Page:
A mother for only a month now, Annika Sorenstam's focus likely isn't much different than that of any parent of a newborn: feedings, diaper changes, writing thank-you notes for baby gifts until the onset of acute carpal tunnel syndrome.
Given all that, if Sorenstam was paying any attention to last month's U.S. tennis Open, it could well have been in the sort of sleep-deprived haze in which you aren't sure who's playing, what the score is, or for that matter, why one of the players is threatening to lodge a tennis ball down the throat of a line judge.
But if Twitter is any indication, Sorenstam was indeed monitoring the action at Flushing Meadows, and she even took note of the heartwarming story of a young mother who enjoyed a triumphant return to competition. Perhaps watching Kim Clijsters win the Open in her first major back as a new mother served as nothing more than entertainment to Sorenstam back home in Orlando. But there's always the chance it was something closer to inspiration.
This sports year has been defined by any number of different stories, but one recurring theme has been that of the comeback. Tiger Woods came back from knee surgery and won six tournaments. The quarterback Brett Favre returned from yet another false retirement and now has his new team, the Minnesota Vikings, 3-0. The most impressive may have been Clijsters, the one-time top-ranked Belgian who stepped away from tennis in May 2007, gave birth to daughter Jada almost a year later, then decided she was ready to give tennis another whirl this summer. Almost on a whim, Clijsters entered the Open, and somehow proceeded through the draw unscathed and emerged with her second Grand Slam title.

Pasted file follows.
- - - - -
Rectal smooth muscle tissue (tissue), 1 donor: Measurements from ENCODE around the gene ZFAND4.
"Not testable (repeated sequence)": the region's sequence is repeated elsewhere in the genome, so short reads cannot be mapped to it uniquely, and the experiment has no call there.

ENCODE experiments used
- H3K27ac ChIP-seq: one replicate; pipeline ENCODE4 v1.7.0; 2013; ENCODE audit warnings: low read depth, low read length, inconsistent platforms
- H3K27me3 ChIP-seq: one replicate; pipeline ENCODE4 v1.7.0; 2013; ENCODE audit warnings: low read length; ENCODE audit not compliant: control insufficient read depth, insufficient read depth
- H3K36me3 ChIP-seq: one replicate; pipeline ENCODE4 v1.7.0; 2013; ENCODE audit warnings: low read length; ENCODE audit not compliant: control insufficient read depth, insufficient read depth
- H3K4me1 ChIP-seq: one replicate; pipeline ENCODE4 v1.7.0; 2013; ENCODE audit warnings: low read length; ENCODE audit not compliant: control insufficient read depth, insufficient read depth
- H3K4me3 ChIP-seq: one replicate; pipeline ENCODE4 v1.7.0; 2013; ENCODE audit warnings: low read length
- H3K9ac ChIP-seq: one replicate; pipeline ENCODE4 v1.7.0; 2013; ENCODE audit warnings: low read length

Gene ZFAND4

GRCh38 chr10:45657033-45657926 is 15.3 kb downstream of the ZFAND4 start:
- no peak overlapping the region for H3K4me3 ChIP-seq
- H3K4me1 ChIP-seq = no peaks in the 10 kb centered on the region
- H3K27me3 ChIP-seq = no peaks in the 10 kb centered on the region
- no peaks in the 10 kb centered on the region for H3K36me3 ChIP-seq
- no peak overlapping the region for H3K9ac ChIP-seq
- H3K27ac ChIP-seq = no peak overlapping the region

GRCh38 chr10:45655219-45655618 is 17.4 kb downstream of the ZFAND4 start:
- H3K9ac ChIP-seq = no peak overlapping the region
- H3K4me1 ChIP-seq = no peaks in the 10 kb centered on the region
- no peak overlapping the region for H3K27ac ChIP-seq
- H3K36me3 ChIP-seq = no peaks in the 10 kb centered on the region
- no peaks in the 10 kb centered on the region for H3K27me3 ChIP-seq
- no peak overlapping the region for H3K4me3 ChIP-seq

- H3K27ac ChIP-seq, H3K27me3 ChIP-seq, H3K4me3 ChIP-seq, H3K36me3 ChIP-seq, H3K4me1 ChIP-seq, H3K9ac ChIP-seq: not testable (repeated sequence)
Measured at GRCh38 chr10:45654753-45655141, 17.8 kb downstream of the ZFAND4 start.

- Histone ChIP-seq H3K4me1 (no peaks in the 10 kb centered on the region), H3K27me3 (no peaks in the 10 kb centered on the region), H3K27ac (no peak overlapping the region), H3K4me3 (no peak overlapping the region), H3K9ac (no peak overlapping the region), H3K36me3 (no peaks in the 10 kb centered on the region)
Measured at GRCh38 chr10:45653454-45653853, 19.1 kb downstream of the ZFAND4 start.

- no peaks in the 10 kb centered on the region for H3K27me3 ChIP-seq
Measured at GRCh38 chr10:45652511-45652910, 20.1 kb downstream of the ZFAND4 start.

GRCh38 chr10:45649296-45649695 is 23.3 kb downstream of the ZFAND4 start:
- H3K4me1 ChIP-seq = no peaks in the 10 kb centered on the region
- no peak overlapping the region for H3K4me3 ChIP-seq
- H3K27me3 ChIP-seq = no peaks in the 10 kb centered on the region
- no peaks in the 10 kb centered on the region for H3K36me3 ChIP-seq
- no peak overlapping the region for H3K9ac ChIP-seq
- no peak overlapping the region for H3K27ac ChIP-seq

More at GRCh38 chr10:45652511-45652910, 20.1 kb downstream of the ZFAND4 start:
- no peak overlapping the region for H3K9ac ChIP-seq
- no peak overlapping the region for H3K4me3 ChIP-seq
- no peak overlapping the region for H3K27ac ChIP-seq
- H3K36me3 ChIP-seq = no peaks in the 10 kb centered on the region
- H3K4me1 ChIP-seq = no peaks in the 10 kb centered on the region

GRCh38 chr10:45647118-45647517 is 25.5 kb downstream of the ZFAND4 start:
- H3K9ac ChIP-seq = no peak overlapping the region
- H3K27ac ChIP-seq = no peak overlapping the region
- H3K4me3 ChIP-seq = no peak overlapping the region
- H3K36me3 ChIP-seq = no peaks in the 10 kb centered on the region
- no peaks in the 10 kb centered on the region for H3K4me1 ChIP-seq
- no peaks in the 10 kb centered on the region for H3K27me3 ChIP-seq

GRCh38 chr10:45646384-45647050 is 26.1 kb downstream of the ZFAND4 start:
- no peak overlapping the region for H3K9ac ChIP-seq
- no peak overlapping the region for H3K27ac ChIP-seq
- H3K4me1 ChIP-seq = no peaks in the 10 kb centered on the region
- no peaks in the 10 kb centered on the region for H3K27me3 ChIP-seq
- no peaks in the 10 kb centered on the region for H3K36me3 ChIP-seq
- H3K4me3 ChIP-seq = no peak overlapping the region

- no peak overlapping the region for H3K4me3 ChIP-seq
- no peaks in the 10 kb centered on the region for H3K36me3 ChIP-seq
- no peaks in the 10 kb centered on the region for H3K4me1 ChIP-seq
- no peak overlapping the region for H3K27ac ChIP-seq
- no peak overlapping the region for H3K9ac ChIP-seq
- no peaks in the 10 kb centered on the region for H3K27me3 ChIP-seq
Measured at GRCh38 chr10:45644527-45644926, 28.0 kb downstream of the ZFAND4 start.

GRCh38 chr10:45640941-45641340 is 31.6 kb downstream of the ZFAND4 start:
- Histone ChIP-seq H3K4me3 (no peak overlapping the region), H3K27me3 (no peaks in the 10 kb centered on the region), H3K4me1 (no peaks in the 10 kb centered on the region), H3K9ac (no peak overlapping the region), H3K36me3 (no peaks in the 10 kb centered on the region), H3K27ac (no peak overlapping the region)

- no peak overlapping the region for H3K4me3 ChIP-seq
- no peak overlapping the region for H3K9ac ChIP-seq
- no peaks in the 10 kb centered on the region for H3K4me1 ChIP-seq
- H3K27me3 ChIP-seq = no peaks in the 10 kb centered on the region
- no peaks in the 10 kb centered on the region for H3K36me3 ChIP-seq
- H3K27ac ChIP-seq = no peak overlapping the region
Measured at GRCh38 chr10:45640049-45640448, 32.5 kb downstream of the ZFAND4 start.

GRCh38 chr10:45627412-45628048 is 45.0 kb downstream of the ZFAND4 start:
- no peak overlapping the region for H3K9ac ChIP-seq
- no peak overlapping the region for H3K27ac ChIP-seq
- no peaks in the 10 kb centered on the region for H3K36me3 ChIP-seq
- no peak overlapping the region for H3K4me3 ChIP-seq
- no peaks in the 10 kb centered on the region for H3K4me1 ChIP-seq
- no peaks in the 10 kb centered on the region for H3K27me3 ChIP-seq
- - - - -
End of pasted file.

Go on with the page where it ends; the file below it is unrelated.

Other than an innocuous online congratulations, there is nothing that says Sorenstam took Clijster's victory to heart. But given her own competitive hardwiring, it's not a stretch to think the events may have resonated with her beyond a fleeting "Oh, good for her." The Clijsters win already had enough of an impact on Justine Henin, another former top-ranked Belgian tennis player, that Henin will now resume her own tennis career -- although Henin, who doesn't have children, never went so far to cite Clijsters when announcing her return.
Sorenstam, of course, needs to look no further than her own sport's Juli Inkster for perhaps the most compelling example of a female athlete who has successfully balanced work and family. But what makes Clijsters' win so intriguing is the timing of it all. Here was a legend of her sport just days into motherhood, watching another mother not only wade back into the waters of competition, but return to the height of her profession.
Not even a year since stepping away from the LPGA, with daughter Ava still only sleeping a few hours at a time, a comeback might not be a thought that Sorenstam is yet willing to entertain. But if she does decide to step back inside the ropes, we might be able to point to when the idea first gained traction.
-- *Sam Weinman *